While the fierce anti-government absolutism of the 75 percent is the renewal of a creed that dates back to the Goldwater era, the cultural revolution is a recent phenomenon. Sarah Palin was the pioneer. Her ascent to the McCain ticket was almost immediately followed by the revelation of the out-of-wedlock pregnancy of her daughter Bristol. Enthralled with Bristol’s grizzly mama, the party instantly forgave the transgression, which the younger Palin would shamelessly turn into a multimedia show-business career, replete with an ungainly stint on Dancing With the Stars. (Another klutz and lapsed GOP moral scold, Tom DeLay, had preceded her onto that dance floor.) The messiness of the Palins’ domestic arrangements, later merchandised by the family’s own reality series, was applauded, not condemned, by their fan base. “She is beautiful, well spoken, and a sinner, but aren’t we all?” was Sean Hannity’s take on Bristol. Had she or her mother or perhaps even Levi Johnston had a “wardrobe malfunction” on-camera tantamount to Janet Jackson’s notorious Super Bowl misadventure, chances are the 75 percent would have ridiculed any public condemnations as a humorless overreach by insufferably p.c. liberals. It’s impossible to imagine the new GOP majority following the right’s previous template of demanding that the Federal Communications Commission punish any offending network.
This relaxed moral flexibility has been highly visible as Trump, Cain, and Gingrich have enjoyed their star turns in the Republican field this year. Once-powerful family-values hucksters like Tony Perkins and Gary Bauer have tiptoed around candidates’ marital pratfalls rather than rail against them; Hannity took the easy way out with Cain by refusing to believe his multiple accusers even as they threatened to reach a total of 999. After Cain dropped out, The Wall Street Journal editorial page didn’t fault him for his apparent misbehavior, only for his campaign’s “inept” efforts at crisis management. Gingrich’s infidelities have also been largely forgiven once he figured out he could retrofit them into a Christian redemption narrative and wrap them in the flag. (He confessed that his affairs were “partially driven by how passionately I felt about this country.”) The recent Times–CBS News poll found that while only 8 percent of Iowa’s white Evangelical Republicans cited Gingrich as the candidate who best shares their values, they still rated him as their top presidential choice.
Among those same voters, Romney (ranked fifth for president, behind Michele Bachmann) fared even worse on the values question—at 7 percent. Even allowing for the hits Romney takes with some Evangelical Christians for being a Mormon, that poor showing is astonishingly low for a candidate who is fond of boasting, especially since Newt’s reemergence, that he has been married to the same woman for 42 years. What Mitt doesn’t understand is that Gingrich’s personal life, like the Palins’, looks more like America than his does in the day of Modern Family. He doesn’t realize that parading his own picture-perfect, intact, shrink-wrapped domestic bliss carries a whiff of condescension and privilege, perhaps even more so than Callista Gingrich’s brandishing baubles from Tiffany. In a country riven by class war, the resentments are not only about money. Ann Romney’s smug campaign-trail mantra—“No other success can compensate for failure in the home”—is as tone-deaf as Mitt’s observation that “corporations are people.”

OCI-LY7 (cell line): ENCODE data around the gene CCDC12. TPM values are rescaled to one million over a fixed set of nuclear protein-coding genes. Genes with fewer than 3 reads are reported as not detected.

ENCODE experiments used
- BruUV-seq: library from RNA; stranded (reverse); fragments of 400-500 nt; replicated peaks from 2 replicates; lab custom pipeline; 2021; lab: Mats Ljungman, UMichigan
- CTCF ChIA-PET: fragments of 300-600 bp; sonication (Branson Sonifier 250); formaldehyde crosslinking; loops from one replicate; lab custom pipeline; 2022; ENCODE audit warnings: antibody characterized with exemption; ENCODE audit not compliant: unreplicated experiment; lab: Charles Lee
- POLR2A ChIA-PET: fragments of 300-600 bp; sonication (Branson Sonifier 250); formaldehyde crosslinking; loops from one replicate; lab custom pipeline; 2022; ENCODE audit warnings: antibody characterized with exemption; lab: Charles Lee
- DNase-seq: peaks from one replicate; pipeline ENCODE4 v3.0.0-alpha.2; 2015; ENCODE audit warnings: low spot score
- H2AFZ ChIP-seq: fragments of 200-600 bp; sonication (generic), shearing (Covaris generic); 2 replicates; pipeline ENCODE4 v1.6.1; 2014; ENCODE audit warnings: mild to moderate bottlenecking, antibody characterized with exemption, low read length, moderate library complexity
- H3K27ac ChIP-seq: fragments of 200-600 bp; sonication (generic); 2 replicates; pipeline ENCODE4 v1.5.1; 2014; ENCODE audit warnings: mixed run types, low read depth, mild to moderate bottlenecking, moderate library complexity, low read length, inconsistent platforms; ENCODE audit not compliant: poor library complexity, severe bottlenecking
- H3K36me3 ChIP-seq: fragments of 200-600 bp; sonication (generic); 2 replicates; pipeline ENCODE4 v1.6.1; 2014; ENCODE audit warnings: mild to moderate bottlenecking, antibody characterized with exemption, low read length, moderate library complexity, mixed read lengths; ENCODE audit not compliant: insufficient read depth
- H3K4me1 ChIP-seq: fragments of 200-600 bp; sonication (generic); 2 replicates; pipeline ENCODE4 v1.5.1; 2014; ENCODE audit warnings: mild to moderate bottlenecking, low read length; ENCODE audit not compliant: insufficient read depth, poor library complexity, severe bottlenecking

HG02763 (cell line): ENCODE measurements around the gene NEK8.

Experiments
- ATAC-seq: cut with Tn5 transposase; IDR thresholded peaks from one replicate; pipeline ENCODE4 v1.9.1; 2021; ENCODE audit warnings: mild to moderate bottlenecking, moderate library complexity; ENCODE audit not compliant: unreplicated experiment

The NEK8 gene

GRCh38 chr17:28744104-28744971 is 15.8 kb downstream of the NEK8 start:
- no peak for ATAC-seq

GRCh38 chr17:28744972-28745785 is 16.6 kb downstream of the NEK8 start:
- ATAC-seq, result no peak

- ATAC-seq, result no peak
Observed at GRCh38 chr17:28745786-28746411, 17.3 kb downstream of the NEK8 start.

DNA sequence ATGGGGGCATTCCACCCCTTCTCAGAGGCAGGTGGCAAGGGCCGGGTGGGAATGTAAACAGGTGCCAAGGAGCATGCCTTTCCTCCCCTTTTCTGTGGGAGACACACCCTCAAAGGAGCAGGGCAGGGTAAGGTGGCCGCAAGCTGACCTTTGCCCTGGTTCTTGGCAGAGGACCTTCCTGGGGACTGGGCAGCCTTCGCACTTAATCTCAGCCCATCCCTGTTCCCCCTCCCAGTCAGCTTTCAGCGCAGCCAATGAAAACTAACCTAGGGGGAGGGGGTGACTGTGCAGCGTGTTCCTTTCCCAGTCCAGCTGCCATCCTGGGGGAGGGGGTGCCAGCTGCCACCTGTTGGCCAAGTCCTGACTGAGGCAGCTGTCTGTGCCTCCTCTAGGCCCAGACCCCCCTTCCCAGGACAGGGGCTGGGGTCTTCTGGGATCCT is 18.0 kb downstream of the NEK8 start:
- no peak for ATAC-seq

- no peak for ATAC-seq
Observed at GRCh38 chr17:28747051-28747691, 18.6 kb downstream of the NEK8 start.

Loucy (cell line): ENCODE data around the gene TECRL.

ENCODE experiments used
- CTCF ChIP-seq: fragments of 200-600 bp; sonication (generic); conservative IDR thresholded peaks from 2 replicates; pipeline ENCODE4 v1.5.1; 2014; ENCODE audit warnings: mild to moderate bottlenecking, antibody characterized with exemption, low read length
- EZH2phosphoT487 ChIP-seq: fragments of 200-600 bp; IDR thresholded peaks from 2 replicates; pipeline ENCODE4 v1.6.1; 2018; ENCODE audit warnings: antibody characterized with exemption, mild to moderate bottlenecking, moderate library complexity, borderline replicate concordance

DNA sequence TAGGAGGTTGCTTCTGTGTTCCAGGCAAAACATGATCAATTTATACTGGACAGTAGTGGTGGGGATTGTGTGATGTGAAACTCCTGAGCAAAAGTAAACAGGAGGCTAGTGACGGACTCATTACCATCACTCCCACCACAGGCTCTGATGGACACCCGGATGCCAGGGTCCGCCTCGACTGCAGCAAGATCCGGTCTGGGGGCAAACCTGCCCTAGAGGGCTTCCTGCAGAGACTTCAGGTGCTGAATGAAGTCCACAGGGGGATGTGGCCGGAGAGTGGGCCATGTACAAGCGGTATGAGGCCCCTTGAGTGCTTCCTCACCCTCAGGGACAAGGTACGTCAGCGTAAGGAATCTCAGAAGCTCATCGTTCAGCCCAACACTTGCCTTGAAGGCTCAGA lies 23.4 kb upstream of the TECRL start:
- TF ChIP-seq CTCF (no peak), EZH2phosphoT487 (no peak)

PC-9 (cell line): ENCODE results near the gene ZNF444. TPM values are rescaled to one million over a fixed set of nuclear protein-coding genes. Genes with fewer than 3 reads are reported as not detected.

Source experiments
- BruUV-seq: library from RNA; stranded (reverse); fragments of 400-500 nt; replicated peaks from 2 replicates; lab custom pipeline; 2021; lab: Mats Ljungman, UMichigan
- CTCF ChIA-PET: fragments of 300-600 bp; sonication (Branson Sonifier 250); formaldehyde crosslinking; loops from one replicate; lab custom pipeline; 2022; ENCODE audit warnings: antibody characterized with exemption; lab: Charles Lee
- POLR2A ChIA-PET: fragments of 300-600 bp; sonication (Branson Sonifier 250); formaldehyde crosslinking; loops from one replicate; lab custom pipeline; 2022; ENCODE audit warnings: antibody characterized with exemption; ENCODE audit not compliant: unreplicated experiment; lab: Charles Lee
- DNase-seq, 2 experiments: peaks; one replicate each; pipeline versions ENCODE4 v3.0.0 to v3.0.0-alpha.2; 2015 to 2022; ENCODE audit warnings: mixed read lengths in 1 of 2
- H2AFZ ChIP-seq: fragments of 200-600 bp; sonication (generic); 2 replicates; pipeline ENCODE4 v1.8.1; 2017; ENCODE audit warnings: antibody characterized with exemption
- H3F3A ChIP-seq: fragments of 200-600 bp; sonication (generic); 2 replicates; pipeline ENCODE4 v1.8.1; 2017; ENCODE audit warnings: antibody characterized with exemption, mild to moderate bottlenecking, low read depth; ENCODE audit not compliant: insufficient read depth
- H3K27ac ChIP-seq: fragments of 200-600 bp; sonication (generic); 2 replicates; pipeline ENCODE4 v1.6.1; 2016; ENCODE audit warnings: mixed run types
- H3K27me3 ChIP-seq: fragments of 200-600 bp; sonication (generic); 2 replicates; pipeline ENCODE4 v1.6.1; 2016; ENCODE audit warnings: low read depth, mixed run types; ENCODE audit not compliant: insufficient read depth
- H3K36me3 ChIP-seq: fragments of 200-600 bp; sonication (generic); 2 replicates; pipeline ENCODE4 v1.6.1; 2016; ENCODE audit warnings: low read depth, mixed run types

Like Romney, almost every Republican gatekeeper was startled when Gingrich, long given up for dead, improbably staged at least a brief resurrection. The list of those who lined up against him is almost epic in its length and breadth: Rove and Noonan, of course, but also National Review editorialists, George Will, Charles Krauthammer, Michael Savage, Kathleen Parker, Alan Simpson, David Brooks, Joe Scarborough, Tom Coburn, and Peter King, not to mention Republican campaign hands like Alex Castellanos and Mike Murphy, and even Glenn Beck. Many of them have expressed a similar (if less histrionic) disdain for most of the other non-Romneys as they’ve cycled through—Paul, Palin, Bachmann, Trump, Cain. The gulf between the party’s Establishment and its troops could not be more stark.
Along with Rush Limbaugh, the most conspicuous conservatives missing from the list of Gingrich haters are Rupert Murdoch, who knows how to cover his bets, and most of his current stars. It was on The Wall Street Journal op-ed page that the Newt surge was anticipated in early November by Dorothy Rabinowitz of the paper’s editorial board, in a prescient piece titled “How Gingrich Could Win.” Her fellow board members, both in print and on their own Fox News program, have tended to be supportive of Newt (his $1.6 million take from Freddie Mac aside) and contemptuous of Mitt. Further empirical evidence of this tilt could be found in the airtime Roger Ailes bestows on Republican contenders. In a December 20 Media Matters accounting of the minutes Fox devoted to each candidate since June 1, Gingrich came in second to Cain, with Romney finishing behind Bachmann, Paul, and Santorum in this unofficial Fox primary. In Mitt’s most newsworthy appearance on the network, all it took was straightforward questioning about his record by the affable anchor Bret Baier to melt him down into a puddle of patrician prissiness.